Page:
Gothic : (Not capitalized) Of or relating to a style of fiction characterized by the use of desolate or remote settings and macabre, mysterious, or violent incidents.
“Yup. Looks Gothic.”
There are half a dozen dictionary definitions for “Gothic” to choose from but of them all I think this is the best descriptor for this, Paradise Lost’s second release. Judging by the lyrical content and artwork, it seems the band intended for the term to refer to more than just the sound.
Clocking in at just over 40 minutes, Gothic should feel like a quick affair but due to the repetition of sounds and lyrical themes, it comes across much longer. Performance wise the instrumentation can be described as simple, almost amateurish. While those aren’t inherently negative things, the lack of imagination and drive leave much to be desired across these 9 tracks. The crude production doesn’t do the music any favors either.
I swear the camera was focused.
Heavy music that is rough around the edges often adds to the experience if it sounds organic. Something about the vinyl release of Gothic sounds mechanical, forced even. The craggy edges of the production don’t sound natural and the lack of variety in music make each song almost unidentifiable from another. It could be argued that this style of music aims to be this way intentionally but there still need to be hooks to captivate. There are very few here.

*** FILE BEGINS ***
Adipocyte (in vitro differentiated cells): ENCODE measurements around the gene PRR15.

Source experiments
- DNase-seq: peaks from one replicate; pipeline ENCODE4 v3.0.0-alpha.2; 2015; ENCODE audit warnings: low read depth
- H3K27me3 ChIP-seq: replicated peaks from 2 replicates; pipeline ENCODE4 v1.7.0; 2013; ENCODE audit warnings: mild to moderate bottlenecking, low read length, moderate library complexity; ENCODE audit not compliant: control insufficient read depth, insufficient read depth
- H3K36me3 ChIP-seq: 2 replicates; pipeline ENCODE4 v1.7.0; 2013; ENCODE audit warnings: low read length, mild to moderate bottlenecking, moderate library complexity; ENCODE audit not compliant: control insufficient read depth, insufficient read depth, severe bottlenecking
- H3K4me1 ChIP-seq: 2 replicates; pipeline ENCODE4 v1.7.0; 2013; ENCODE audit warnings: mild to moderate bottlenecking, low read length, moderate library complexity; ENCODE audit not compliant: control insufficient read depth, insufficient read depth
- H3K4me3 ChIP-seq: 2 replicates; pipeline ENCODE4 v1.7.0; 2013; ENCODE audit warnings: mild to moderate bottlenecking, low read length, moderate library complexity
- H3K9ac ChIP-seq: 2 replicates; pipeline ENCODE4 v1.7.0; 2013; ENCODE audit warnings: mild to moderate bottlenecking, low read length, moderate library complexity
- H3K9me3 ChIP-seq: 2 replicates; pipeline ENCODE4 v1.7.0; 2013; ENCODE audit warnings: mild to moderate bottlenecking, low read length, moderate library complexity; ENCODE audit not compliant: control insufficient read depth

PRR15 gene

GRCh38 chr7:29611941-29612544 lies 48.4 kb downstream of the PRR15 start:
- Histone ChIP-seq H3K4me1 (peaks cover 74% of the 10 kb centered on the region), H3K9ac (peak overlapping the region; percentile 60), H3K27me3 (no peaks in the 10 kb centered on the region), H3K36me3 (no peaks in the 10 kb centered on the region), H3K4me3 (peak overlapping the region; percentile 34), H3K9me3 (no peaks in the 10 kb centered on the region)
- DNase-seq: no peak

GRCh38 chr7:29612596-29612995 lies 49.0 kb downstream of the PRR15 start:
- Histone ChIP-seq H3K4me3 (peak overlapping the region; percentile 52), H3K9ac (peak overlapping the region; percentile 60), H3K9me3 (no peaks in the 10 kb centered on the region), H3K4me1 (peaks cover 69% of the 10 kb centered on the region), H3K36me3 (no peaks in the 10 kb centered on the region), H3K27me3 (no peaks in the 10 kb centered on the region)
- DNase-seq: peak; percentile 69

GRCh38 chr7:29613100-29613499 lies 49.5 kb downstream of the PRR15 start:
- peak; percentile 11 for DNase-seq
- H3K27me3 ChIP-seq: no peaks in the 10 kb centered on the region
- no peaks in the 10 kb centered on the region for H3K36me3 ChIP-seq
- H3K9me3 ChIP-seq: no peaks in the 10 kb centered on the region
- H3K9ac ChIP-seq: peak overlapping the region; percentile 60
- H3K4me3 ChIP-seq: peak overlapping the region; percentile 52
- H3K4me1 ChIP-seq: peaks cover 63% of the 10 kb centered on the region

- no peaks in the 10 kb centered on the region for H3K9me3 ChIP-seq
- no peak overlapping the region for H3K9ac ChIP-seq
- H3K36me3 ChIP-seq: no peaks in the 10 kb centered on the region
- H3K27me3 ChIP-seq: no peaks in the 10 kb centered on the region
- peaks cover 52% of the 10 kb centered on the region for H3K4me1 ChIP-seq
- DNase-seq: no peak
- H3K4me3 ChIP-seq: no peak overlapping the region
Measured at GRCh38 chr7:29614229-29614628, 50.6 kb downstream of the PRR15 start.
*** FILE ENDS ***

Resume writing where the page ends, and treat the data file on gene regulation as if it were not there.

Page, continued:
Gothic has been reissued a few different times. Rarely do I recommend the CD version over the wax but in this case, the 2008 version is the most optimal. For fans of their more recent outings, their first two records might be a bit jarring. They have altered their sound more often than a criminal changes identities. With varying degrees of success.
At the end of the day, Gothic is one of my favorite Paradise Lost albums. Yeah, I know that is an odd way to end this after what I’ve written. Maybe I’m just not a huge fan of the band’s music. So, why do I keep buying their albums?
Track List :